How to find roomy domestic widebody flights

Economy class on a United 767 (Photo: United)

Check out all that space in economy class on a big, wide United 767 (Photo: United)

Are the golden days of flying domestically on spacious widebody, twin-aisle aircraft gone? Not necessarily, if you know where to look.

All four major US international airlines — American, Delta, United and US Airways — still operate a handful domestic widebody flights.  These big birds are either providing a lot of seats on high-demand routes, positioning planes from hub to hub, offering premium products on valuable flights, or adding temporary capacity for special events. Sometimes widebodies are deployed for short periods of time, like Air Canada’s positioning of a Boeing 767-300ER on SFO-Toronto for four months this winter. Hawaiian Airlines flies only widebodies from the mainland to Hawaii.

Whatever the reason, it’s a bonus for passengers, since widebodies tend to give you more room (or at least the perception of more room) than single-aisle narrowbodies, no matter where you’re sitting in the plane. And internationally-equipped widebodies often offer more robust on-demand entertainment, power outlets, USB sockets, bigger bins and other bells and whistles.

Delta's domestic first class section on a 767-300 (Photo: Delta)

Delta’s domestic first class section on a non-Business Elite 767-300 (Photo: Delta)

Up front on a widebody, you could find a fully flat bed seat à la international business class to stretch out — usually for no extra fee over domestic first.  But not all domestic widebodies offer big new seats up front… notably, US Airways’ 767-200s have older cradle-style sleeper seats, and Delta’s domestic 767-300, coded as 763s, have standard domestic first class seats (see photo).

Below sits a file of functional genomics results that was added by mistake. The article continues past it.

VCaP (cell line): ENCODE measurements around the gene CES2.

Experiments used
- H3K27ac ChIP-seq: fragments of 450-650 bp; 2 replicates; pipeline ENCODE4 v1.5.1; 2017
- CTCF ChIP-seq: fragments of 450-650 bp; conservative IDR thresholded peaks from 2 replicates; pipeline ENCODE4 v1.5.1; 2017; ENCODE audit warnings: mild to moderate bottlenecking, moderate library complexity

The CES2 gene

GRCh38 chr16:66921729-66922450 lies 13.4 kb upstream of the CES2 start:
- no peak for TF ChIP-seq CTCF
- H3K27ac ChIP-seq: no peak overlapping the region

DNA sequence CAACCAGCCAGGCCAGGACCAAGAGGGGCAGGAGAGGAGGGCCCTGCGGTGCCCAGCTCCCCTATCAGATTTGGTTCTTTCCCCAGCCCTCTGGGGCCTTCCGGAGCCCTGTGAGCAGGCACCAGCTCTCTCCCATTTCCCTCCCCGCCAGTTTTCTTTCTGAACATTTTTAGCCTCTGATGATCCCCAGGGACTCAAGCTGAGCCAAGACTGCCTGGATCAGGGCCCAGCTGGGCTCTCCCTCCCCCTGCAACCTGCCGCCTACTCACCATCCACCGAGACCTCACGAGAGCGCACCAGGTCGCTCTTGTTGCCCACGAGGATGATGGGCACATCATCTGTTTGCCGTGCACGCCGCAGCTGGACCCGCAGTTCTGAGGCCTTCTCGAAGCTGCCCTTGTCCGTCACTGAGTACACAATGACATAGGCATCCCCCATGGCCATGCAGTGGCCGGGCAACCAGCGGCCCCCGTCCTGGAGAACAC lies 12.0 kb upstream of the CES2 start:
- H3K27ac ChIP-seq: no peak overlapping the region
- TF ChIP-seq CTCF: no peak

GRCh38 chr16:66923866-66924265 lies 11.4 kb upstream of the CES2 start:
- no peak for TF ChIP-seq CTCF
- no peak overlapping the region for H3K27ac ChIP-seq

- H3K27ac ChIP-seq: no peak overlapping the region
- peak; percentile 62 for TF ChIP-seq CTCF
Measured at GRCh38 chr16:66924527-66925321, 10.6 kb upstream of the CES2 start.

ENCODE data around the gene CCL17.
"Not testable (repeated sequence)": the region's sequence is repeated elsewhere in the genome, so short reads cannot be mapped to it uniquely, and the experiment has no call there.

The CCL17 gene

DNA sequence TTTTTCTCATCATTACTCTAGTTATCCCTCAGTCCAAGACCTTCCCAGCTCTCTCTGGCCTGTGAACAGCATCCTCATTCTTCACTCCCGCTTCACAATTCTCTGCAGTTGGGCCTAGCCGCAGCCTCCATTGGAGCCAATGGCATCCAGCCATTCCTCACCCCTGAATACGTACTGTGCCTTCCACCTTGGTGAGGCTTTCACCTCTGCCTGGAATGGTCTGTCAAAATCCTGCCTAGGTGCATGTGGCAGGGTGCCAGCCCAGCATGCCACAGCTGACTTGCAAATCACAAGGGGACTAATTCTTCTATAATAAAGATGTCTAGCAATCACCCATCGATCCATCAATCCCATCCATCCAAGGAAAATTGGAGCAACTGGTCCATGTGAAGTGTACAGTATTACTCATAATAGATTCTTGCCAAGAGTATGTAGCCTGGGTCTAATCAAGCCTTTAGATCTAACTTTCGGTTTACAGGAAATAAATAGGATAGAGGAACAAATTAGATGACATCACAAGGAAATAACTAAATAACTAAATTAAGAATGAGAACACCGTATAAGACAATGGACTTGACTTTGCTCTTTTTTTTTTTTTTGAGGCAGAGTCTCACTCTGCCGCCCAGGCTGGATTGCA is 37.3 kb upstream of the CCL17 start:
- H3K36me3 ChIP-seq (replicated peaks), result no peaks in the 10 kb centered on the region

But how do you find them? Savvy travelers know where they are, but the airlines don’t make it easy when hunting for a flight.

One good tool for finding widebody flights is Routehappy, the half flight search, half data source startup that matches aircraft types to flights and scores them by comfort and amenities. (Disclaimer: an author of this post used to work there.)

We asked Routehappy to show us all the widebody planes jetting around the US on a given day: October 1st, in this case. Here’s what they found. Note that the big birds are on not on every flight, every day– just a chosen few. Also, there are no consistent trends showing that airlines price widebody flights higher than narrowbody flights.

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American Airlines

AA’s domestic widebodies are almost exclusively hub-to-hub.

You’ll find DFW-LAX and Miami-SFO flights using a 767-300ER.

LAX-Miami has a variety of 767-300ERs and 777-200s.

And passengers on Miami-Orlando get a nice, wide 767-300ER for the one-hour ride across the Everglades.

Delta Air Lines

Delta's 767's flying between LAX and JFK sport Business Elite seats up front. (Photo: Delta)

Delta’s 767′s flying between LAX and JFK sport Business Elite seats up front. (Photo: Delta)

(Note: Delta recently stopped allowing Routehappy to display its inventory on the site, which is too bad. But we’ve located a few here anyway…)

Delta is the sole remaining airline to fly 767 widebodies (76w) on its transcontinental flights between New York and LAX and upfront on that route you’ll find its Business Elite seats. There’s also a 767 between JFK and Detroit with Business Elite up front.

You’ll also find Delta 767s (with domestic first class) on flights between Atlanta and Las Vegas, LAX, Orlando, Portland, San Diego, Seattle, SFO, Salt Lake City and Tampa. Atlanta to LAX passengers can also hop on the ultra-long-haul 777-200LR, which positions to LA from its ATL home for the Sydney flight.

Related: American Airlines’ brand new A321 Transcon Trip Report

Hawaiian Airlines unusual  front-of-the-plane setup has first and premium economy in the same cabin (Photo: Chris McGinnis)

Hawaiian Airlines unusual front-of-the-plane setup on its A330s has first and premium economy in the same cabin (Photo: Chris McGinnis)

Hawaiian Airlines